There is something genuinely likable about Mitt Romney. He is a family man and a successful businessman. When he first entered the presidential race I thought he was going to be a breath of fresh air by distancing himself from the inflammatory remarks like those of Donald Trump and the unjustifiable and vicious criticism of President Obama from such questionable quarters of extreme conservative punditry.

Even some friends of mine on both sides of the political spectrum, especially those on the Republican side, have expressed dismay and shock at the direction of the campaign of a man who has the historical credence that Republicans have long been seeking to attract a larger segment of the Black vote.

It is not the expectation that Mitt Romney becomes George Romney. But the weight of history and the political good sense of George Romney cannot be ignored when his son is running to become president of the United States. That his father’s legacy on equal rights for all was shaped in Detroit shows the importance of this urban center’s long political struggles and the challenges it presents for both presidential candidates in 2012.

Leading a march against housing discrimination in Gross Pointe against Blacks, George Romney said, “Until we eliminate inequality our words will have a hollow sound to the people of the world.”

Even against the advice of an official of the Mormon Church during Jim Crow, George Romney demonstrated a self-evident truth — that every human being is born free, equal in dignity and rights. A pointed 1964 letter steeped in the vestiges of racism of the early Mormon Church was sent to George Romney by an apostle of the church, Delbert L. Stapley, asking the then Michigan governor to reconsider his support for civil rights.

“After listening to your talk on civil rights, I am very concerned. Several others have expressed the same concern to me. It does not altogether harmonize with my own understandings regarding this subject. I felt, George, your views were most liberal on this vital problem in light of the revelations, but nevertheless, I cannot deny you the right of your position if it represents your true belief and feelings,” Stapley wrote.

Further down in the letter Stapley reminded George Romney saying, “I am sure you know that Prophet Joseph Smith, in connection with the Negro problem of this country, proposed to Congress that they sell public lands and buy up the Negro slaves and transport them back to Africa from whence they came. I am sure the prophet, with his vision and understanding, foresaw the problems we are faced with today with this race, which caused him to promote this program.”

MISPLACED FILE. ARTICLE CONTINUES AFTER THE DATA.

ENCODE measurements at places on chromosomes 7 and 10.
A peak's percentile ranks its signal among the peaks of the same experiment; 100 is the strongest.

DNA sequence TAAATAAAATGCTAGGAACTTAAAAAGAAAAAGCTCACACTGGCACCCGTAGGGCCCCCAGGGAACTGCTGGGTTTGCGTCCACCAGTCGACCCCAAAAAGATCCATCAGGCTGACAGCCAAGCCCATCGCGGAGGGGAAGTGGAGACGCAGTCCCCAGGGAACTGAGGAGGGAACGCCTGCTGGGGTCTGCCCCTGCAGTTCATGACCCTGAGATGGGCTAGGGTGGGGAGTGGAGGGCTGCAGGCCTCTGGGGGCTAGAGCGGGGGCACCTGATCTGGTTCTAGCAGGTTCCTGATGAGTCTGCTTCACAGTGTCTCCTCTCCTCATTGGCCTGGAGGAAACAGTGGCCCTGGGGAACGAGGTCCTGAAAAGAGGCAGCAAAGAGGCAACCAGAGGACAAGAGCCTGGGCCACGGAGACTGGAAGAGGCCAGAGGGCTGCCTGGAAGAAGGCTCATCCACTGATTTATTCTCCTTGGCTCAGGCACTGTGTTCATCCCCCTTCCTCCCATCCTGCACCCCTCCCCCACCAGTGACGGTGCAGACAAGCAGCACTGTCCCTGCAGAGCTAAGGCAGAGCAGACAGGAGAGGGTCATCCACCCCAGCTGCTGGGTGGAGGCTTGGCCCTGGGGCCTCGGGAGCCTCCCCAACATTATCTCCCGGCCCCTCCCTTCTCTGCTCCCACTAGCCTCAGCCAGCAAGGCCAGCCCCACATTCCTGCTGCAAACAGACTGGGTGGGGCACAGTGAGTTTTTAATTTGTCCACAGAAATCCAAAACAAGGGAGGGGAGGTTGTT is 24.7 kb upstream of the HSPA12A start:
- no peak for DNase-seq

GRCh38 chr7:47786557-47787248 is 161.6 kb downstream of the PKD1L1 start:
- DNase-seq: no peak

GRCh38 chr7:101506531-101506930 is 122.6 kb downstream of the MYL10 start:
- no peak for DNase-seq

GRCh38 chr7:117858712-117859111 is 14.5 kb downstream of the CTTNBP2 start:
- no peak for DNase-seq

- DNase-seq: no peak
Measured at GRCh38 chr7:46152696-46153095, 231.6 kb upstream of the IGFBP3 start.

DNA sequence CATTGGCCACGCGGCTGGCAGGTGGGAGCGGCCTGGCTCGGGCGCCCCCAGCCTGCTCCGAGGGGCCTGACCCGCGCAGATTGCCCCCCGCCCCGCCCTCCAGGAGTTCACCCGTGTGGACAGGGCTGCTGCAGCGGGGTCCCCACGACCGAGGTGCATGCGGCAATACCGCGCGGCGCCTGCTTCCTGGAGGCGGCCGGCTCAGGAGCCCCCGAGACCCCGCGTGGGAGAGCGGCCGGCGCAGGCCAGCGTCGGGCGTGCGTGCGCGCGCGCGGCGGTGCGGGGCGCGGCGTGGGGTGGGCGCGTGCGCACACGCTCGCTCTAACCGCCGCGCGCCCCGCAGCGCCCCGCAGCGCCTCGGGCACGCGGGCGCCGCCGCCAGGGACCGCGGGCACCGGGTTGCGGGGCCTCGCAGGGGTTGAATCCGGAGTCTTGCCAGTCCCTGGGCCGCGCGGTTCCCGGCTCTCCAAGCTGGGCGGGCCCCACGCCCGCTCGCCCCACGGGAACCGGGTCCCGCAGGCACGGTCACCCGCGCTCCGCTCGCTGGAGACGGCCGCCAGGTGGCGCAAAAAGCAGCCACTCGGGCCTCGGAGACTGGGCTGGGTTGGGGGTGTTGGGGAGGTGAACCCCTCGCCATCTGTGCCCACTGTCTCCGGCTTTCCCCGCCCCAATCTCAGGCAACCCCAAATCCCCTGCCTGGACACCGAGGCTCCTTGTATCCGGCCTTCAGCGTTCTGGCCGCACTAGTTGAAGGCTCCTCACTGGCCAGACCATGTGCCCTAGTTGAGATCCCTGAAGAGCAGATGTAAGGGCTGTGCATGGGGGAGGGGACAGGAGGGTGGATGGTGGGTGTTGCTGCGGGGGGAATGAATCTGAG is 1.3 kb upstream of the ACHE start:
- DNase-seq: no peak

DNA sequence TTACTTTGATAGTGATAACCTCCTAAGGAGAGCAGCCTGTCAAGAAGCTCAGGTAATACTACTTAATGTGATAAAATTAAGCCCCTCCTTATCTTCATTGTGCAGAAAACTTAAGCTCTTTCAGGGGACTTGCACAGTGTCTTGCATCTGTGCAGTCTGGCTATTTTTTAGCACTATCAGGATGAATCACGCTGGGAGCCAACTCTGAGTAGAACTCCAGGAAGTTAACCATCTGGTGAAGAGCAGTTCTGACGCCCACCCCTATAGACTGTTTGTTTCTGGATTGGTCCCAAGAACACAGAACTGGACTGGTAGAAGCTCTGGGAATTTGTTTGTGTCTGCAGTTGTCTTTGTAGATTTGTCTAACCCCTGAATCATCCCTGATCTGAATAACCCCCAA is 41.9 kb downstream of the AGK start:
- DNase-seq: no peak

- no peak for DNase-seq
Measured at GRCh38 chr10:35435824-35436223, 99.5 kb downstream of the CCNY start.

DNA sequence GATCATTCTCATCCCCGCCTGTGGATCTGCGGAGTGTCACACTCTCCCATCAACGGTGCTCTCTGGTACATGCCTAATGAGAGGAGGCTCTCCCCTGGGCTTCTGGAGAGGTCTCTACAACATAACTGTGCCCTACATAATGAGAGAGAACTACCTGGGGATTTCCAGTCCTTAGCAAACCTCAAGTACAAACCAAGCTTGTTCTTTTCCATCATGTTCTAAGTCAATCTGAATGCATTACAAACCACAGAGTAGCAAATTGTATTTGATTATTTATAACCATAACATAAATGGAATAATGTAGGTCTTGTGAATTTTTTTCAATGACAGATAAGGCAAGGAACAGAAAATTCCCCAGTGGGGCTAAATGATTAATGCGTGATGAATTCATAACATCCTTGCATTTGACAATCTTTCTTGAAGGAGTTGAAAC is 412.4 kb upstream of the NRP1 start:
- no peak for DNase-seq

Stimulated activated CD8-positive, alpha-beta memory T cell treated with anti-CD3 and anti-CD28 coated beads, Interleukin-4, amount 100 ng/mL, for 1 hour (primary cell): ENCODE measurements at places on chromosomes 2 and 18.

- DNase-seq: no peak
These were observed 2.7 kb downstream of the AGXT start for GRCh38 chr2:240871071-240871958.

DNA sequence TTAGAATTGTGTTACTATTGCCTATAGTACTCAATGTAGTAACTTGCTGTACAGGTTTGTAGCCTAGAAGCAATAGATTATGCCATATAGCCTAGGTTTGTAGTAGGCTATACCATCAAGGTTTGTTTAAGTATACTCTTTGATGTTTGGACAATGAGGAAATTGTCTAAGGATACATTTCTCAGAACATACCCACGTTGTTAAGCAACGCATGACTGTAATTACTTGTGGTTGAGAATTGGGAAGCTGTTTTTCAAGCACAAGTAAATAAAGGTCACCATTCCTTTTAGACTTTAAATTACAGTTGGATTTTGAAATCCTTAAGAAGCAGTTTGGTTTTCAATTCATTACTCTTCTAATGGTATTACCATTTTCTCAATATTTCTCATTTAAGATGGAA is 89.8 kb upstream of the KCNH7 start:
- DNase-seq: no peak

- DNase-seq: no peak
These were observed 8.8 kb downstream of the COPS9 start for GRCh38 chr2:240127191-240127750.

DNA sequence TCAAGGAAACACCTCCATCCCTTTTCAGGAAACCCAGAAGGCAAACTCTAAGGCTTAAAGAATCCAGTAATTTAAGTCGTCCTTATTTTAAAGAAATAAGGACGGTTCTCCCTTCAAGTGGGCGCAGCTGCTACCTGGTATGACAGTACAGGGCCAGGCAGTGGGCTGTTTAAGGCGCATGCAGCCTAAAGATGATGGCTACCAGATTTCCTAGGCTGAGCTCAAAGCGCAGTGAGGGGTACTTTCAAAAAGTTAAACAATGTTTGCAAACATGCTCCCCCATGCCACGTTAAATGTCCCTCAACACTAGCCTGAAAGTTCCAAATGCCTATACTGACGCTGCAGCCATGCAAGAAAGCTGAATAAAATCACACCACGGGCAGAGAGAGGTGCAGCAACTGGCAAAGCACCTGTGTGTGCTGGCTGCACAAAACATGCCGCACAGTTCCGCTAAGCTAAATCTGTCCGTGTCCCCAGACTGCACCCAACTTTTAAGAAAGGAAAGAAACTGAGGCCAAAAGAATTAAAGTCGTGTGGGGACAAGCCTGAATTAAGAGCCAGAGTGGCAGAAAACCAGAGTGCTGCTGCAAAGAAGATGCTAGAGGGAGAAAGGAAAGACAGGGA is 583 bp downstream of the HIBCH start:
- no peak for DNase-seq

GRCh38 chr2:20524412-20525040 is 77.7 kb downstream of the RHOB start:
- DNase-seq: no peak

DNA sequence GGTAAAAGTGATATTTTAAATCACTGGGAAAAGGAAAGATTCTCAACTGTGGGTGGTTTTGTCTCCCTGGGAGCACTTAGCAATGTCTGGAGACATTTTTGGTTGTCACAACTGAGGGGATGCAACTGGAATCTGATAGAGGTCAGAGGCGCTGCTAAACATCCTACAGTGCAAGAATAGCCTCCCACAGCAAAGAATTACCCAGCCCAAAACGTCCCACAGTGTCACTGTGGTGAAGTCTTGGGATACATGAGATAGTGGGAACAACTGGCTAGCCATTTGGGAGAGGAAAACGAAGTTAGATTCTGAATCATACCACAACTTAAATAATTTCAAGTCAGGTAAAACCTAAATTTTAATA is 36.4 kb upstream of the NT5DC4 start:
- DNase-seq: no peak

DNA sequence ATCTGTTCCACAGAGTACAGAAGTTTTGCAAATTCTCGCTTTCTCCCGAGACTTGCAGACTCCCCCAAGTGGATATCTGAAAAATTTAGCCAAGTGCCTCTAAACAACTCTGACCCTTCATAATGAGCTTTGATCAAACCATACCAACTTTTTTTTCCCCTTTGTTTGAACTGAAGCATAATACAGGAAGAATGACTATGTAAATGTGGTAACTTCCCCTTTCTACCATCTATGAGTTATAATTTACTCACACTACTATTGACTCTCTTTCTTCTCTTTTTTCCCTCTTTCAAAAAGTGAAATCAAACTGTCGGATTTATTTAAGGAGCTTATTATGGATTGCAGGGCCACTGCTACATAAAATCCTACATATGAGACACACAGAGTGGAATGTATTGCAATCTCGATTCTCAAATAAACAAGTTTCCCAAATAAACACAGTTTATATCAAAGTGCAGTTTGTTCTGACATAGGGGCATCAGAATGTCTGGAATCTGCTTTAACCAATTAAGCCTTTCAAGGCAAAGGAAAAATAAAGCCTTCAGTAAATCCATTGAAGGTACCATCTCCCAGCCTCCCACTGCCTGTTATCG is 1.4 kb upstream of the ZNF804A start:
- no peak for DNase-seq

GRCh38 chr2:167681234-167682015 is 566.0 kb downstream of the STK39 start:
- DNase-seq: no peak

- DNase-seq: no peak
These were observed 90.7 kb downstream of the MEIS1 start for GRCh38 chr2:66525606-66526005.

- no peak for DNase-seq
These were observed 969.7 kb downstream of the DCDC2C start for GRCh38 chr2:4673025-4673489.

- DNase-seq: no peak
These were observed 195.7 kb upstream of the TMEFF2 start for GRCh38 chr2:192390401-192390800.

For a man to step out side the theological doctrine shows the courage George Romney had.

When Barry Goldwater refused to support the Civil Rights Act of 1964, George Romney refused to support Goldwater’s candidacy for president at the 1964 Republican Party Convention where he (Romney) worked to push the party to go on record against discrimination.

In the book “Judgement Days,” Nick Kotz writes about Bloody Sunday and George Romney’ role in Detroit.

“In Detroit on Tuesday, Gov. George Romney, a Republican, and Mayor Jerome Cavanaugh, a Democrat, had led ten thousand marchers five times around the federal building to protest the brutality of Bloody Sunday,” Kotz wrote.

The 1967 edition of Harper’s magazine explained the special bond between George Romney and Dr. King in this way: “When the Rev. Dr. Martin Luther King marched in Detroit three years ago, Romney marched with him. He is proud that he helped write a state Constitution that has the most comprehensive civil rights guarantees in the nation, including open occupancy in housing.”

With such a forceful legacy, it is unimaginable how candidate Mitt Romney has turned to the extreme right of his party. It is glaringly clear that the positions of some of the speakers at this week’s Republican Convention would have been flatly rejected by George Romney. If he rejected Barry Goldwater then he would today reject those who opposed equal pay for women and the Lilly Ledbetter Fair Pay Act.

For a man whose father supported equal rights, why would Mitt Romney do a semantical dance around women issues and a less than vocal support for the Lilly Ledbetter Act?

Bankole Thompson is editor of the Michigan Chronicle and author of a six-part book series on the Obama presidency. His book “Obama and Black Loyalty,” published in 2010, follows his recent book, “Obama and Christian Loyalty” with a foreward by Bob Weiner, former White House spokesman. Thompson is a political news analyst at WDET-101.9FM (NPR affiliate) and a member of the weekly “Obama Watch” Sunday evening roundtable on WLIB-1190AM New York and simulcast in New Jersey and Connecticut.